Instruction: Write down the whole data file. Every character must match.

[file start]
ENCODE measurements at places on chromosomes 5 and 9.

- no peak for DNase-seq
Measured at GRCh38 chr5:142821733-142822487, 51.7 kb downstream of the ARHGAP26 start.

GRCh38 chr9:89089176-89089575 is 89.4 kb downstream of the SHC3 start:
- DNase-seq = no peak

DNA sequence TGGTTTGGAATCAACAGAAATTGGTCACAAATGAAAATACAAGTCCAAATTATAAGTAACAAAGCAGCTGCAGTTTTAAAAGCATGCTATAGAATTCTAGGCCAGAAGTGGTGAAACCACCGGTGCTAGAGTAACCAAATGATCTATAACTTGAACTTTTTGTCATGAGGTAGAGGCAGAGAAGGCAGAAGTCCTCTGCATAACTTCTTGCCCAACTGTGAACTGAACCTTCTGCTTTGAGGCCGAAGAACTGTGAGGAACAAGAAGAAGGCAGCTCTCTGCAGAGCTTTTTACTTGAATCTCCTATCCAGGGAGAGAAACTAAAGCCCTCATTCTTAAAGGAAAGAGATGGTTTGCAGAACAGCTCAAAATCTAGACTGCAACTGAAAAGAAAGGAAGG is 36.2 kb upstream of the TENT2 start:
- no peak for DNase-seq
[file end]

ENCODE measurements at places on chromosomes 5 and 9.

- no peak for DNase-seq
Measured at GRCh38 chr5:142821733-142822487, 51.7 kb downstream of the ARHGAP26 start.

GRCh38 chr9:89089176-89089575 is 89.4 kb downstream of the SHC3 start:
- DNase-seq = no peak

DNA sequence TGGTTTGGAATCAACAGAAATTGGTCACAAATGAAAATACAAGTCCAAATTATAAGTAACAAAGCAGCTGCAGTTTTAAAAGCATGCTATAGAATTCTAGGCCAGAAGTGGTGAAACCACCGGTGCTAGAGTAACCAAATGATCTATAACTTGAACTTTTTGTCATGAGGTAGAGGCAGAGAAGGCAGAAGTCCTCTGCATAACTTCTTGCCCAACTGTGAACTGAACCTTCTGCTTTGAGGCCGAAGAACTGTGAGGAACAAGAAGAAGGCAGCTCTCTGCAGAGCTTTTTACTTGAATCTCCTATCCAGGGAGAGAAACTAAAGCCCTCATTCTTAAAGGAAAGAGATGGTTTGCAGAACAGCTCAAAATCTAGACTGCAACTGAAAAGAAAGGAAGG is 36.2 kb upstream of the TENT2 start:
- no peak for DNase-seq